Compare any two graphics cards:
GeForce GT 450 (OEM) vs Radeon RX 460
IntroThe GeForce GT 450 (OEM) comes with a GPU core clock speed of 790 MHz, and the 1536 MB of GDDR5 RAM runs at 1000 MHz through a 192-bit bus. It also is made up of 144 Stream Processors, 24 Texture Address Units, and 24 ROPs.
Compare all of that to the Radeon RX 460, which makes use of a 14 nm design. AMD has clocked the core speed at 1090 MHz. The GDDR5 RAM is set to run at a frequency of 1750 MHz on this specific card. It features 896 SPUs as well as 56 TAUs and 16 Rasterization Operator Units.
Power Usage and Theoretical Benchmarks
Power Consumption (Max TDP)
In theory, the Radeon RX 460 should perform just a bit faster than the GeForce GT 450 (OEM) in general. (explain)
Texel RateThe Radeon RX 460 is much (about 222%) better at texture filtering than the GeForce GT 450 (OEM). (explain)
Pixel RateThe GeForce GT 450 (OEM) is a bit (approximately 9%) better at anti-aliasing than the Radeon RX 460, and also should be capable of handling higher screen resolutions better. (explain)
Please note that the above 'benchmarks' are all just theoretical - the results were calculated based on the card's specifications, and real-world performance may (and probably will) vary at least a bit.
Please note that the price comparisons are based on search keywords - sometimes it might show cards with very similar names that are not exactly the same as the one chosen in the comparison. We do try to filter out the wrong results as best we can, though.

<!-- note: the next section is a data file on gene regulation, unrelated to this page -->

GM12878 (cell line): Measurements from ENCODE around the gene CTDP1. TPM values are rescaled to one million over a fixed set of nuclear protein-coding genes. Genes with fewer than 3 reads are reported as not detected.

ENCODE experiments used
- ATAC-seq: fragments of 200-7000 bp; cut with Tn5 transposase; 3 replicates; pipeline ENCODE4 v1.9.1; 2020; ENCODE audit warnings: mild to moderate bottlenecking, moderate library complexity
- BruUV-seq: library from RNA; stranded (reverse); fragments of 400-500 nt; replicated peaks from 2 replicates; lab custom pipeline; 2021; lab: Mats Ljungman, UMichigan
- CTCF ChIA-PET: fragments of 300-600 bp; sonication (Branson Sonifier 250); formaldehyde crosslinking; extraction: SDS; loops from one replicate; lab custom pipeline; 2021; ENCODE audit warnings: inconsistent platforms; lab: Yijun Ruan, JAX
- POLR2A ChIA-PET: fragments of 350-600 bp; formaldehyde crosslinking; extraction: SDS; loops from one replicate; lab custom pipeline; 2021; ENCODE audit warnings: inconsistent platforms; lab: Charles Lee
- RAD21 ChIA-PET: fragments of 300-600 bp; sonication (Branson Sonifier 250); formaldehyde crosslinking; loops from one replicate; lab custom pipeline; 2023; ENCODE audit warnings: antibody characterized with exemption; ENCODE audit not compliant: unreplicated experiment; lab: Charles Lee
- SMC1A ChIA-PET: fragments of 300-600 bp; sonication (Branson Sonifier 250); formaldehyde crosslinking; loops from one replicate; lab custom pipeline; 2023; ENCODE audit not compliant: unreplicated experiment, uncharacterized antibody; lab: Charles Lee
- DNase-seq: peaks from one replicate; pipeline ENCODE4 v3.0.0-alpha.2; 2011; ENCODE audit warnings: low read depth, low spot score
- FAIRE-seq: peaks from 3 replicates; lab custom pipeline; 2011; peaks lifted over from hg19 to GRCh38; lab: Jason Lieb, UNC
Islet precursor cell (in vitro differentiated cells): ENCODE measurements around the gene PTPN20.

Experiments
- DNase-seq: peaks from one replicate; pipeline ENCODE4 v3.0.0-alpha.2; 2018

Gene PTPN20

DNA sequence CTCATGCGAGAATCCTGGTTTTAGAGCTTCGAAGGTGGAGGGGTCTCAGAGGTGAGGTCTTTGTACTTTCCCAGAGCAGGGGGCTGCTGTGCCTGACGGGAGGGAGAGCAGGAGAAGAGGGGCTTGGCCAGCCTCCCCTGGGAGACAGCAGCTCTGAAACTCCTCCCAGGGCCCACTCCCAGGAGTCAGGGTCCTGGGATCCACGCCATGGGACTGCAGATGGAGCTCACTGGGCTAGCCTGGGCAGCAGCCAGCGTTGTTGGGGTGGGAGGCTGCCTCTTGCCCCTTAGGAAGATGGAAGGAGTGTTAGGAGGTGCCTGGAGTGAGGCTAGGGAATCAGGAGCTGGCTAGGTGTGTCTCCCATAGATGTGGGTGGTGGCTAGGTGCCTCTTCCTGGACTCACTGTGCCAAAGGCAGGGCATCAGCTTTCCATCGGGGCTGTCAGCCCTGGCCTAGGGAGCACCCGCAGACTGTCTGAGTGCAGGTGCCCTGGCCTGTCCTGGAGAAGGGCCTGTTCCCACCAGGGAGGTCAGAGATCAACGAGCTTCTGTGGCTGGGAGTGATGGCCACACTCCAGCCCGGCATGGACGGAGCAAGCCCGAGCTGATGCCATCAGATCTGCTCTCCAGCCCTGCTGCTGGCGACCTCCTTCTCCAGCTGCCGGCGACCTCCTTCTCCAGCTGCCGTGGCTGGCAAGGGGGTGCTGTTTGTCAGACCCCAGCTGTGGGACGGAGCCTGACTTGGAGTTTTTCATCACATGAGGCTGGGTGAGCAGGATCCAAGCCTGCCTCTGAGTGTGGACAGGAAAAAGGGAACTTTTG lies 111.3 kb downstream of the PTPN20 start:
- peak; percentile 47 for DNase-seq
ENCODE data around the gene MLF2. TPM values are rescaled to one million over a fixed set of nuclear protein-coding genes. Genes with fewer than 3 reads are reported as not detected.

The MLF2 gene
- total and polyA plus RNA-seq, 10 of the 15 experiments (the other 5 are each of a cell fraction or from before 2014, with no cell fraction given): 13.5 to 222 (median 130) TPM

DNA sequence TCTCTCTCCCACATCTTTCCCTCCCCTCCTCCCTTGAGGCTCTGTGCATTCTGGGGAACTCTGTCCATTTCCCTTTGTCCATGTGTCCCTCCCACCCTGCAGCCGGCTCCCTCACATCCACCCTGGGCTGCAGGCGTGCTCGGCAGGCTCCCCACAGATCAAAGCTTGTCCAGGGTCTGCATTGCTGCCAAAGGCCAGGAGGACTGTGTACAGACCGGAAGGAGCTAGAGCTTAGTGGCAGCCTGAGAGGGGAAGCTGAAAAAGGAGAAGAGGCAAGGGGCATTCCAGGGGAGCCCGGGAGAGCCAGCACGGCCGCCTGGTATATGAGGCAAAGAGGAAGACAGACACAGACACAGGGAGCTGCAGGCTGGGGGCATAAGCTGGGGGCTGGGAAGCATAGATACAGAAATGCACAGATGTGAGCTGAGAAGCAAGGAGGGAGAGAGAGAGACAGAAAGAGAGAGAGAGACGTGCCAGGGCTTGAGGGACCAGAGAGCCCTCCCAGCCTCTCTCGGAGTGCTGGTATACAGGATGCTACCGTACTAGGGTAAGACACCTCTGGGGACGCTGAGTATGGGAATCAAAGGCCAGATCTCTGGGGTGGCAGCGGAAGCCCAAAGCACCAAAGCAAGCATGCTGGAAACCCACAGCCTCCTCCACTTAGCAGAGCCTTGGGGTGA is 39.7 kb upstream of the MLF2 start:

Memory Bandwidth: Bandwidth is the maximum amount of data (counted in MB per second) that can be transferred over the external memory interface within a second. It is calculated by multiplying the card's interface width by its memory clock speed. If it uses DDR type RAM, it should be multiplied by 2 again. If it uses DDR5, multiply by 4 instead. The better the bandwidth is, the better the card will be in general. It especially helps with AA, High Dynamic Range and high resolutions.
Texel Rate: Texel rate is the maximum amount of texture map elements (texels) that are processed per second. This figure is calculated by multiplying the total number of texture units of the card by the core speed of the chip. The better this number, the better the card will be at handling texture filtering (anisotropic filtering - AF). It is measured in millions of texels in a second.
Pixel Rate: Pixel rate is the maximum number of pixels the video card could possibly record to its local memory per second - measured in millions of pixels per second. The figure is worked out by multiplying the number of colour ROPs by the the core speed of the card. ROPs (Raster Operations Pipelines - aka Render Output Units) are responsible for drawing the pixels (image) on the screen. The actual pixel rate also depends on quite a few other factors, especially the memory bandwidth - the lower the bandwidth is, the lower the potential to reach the max fill rate.